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Here’s one of life’s biggest questions: do you believe anything lasts forever?
Give it some thought for a minute. After all, pretty much everything in this material world around us has an expiration date.
If you have pets when you’re young, you learn that hard lesson early. I still think that’s one of the great tragedies of life: dog years. When I was a boy, and my first dog died, I was inconsolable. It was very, very hard for me to accept the fact that Missy the boxer was gone. I cried. My parents tried to explain that a dog ages seven years for every human year, so they don’t live as long as we do. I found that fact terribly cruel, because I missed my dog so deeply. I wanted to know: Why couldn’t everything live forever?
Which made me wonder—what does live forever? Animals don’t. People certainly don’t. Trees don’t. Even planets and stars don’t. Everything physical composes and eventually decomposes. But what if, I asked my younger self, we could find something that never died, something imperishable?
I believe that most of us experience that inner yearning. Because this world is so temporary, so transient, we have a deep desire to discover the eternal. The Baha’i teachings answer that quest by assuring us that an eternal, imperishable dominion does exist:
O Son of Being! If thine heart be set upon this eternal, imperishable dominion, and this ancient, everlasting life, forsake this mortal and fleeting sovereignty. – Baha’u’llah, The Hidden Words, p. 16.
When my wife and I and our friends Don and Peggy got together for a Valentine’s Day dinner, we talked about the difference between Unitarians and Baha’is. Don suggested the biggest difference between the two was the abiding faith in God, which the Baha’i teachings affirm. That struck us as a fascinating insight, and we all went home contemplating it.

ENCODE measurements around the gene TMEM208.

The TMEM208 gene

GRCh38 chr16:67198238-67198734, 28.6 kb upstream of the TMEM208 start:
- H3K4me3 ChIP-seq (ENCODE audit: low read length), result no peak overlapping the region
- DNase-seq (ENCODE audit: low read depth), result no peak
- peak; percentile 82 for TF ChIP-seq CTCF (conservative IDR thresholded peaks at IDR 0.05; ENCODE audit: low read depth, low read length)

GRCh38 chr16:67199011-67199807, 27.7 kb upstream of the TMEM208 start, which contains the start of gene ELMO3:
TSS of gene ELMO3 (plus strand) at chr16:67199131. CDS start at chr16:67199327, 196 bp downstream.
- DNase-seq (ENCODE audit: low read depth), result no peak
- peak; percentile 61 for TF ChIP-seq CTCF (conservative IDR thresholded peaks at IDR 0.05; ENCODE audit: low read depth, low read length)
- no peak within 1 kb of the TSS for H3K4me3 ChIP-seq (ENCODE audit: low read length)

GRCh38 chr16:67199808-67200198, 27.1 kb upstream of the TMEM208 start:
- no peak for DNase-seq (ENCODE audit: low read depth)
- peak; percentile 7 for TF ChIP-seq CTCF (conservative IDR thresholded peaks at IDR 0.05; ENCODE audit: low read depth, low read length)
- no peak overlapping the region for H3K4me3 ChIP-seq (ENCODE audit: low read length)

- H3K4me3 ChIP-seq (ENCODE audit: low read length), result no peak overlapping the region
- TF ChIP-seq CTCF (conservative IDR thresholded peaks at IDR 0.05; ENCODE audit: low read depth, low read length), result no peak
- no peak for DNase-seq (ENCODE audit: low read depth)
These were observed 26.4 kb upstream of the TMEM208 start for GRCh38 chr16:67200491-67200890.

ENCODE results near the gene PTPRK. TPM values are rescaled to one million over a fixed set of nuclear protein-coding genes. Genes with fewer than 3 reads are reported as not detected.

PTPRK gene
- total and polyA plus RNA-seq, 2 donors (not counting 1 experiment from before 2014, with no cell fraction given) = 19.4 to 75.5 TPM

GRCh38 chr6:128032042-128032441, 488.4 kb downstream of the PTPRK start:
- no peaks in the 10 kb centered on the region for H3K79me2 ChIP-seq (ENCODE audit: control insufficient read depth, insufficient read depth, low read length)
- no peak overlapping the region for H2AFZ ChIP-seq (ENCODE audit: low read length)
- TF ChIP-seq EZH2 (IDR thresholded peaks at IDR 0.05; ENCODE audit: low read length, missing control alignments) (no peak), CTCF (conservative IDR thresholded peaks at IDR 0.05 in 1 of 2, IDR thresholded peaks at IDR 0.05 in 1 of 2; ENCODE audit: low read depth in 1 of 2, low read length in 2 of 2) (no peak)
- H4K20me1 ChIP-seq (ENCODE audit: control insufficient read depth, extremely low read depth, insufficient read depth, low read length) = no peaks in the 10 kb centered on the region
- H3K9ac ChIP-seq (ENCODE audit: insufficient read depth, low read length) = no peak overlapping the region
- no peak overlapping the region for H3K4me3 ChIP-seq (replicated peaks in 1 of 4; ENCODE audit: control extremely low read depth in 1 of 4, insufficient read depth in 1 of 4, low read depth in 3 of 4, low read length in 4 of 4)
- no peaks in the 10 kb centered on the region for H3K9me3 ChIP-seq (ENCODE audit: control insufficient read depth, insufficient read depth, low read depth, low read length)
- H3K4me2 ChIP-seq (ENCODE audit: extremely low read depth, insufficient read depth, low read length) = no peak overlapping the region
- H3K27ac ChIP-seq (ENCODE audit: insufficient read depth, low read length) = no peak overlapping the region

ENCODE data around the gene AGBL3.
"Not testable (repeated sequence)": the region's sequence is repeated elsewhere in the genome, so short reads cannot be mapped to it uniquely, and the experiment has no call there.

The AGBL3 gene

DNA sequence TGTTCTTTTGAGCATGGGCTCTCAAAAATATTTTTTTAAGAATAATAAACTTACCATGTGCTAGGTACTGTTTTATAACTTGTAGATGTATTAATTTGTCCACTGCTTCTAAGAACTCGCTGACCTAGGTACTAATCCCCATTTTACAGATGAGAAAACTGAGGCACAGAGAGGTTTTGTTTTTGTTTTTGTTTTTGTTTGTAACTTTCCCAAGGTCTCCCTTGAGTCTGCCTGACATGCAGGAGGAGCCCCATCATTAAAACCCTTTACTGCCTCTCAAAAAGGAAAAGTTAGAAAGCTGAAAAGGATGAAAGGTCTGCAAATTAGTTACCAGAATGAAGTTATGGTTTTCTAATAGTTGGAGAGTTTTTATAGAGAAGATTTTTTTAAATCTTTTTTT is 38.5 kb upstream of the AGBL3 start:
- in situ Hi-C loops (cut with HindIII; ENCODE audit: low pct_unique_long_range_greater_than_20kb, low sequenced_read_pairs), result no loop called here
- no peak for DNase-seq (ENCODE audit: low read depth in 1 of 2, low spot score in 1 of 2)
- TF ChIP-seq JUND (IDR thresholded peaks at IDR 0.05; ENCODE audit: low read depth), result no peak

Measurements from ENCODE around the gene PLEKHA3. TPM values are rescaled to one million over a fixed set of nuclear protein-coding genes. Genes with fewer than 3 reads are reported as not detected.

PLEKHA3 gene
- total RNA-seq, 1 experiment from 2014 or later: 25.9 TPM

Later, I wanted to know more about what the Baha’i writings have to say on the subject. I found this quote from Baha’u’llah, the prophet and founder of the Baha’i Faith:
To every discerning and illuminated heart it is evident that God, the unknowable Essence, the Divine Being, is immensely exalted beyond every human attribute, such as corporeal existence, ascent and descent, egress and regress. Far be it from His glory that human tongue should adequately recount His praise, or that human heart comprehend His fathomless mystery. He is, and hath ever been, veiled in the ancient eternity of His Essence, and will remain in His Reality everlastingly hidden from the sight of men. – Baha’u’llah, Gleanings from the Writings of Baha’u’llah, p. 46.
For Baha’is, God is “immensely exalted above every human attribute,” a boundless, timeless, unknowable essence that we humans can never access or comprehend. The Baha’i teachings describe the Supreme Being as “ancient, imperishable and everlasting,” and an “invisible Reality,” never even remotely understandable by His creation. This bedrock belief—that an everlasting Creator exists—forms the foundation of all Baha’i teachings.
How do Baha’is know God exists? The Baha’i teachings contain many different proofs of the existence of a Supreme Being, but for Baha’is, the main path to the knowledge of God comes directly from His prophets and messengers—Abraham, Krishna, Moses, Buddha, Christ, Muhammad and now Baha’u’llah—those “luminous Gems of Holiness” who impart the mysteries of God to His creation:
The door of the knowledge of the Ancient of Days being thus closed in the face of all beings, the Source of infinite grace, according to His saying, “His grace hath transcended all things; My grace hath encompassed them all,” hath caused those luminous Gems of Holiness to appear out of the realm of the spirit, in the noble form of the human temple, and be made manifest unto all men, that they may impart unto the world the mysteries of the unchangeable Being, and tell of the subtleties of His imperishable Essence.
These sanctified Mirrors, these Day Springs of ancient glory, are, one and all, the Exponents on earth of Him Who is the central Orb of the universe, its Essence and ultimate Purpose. – Ibid., pp. 46-47.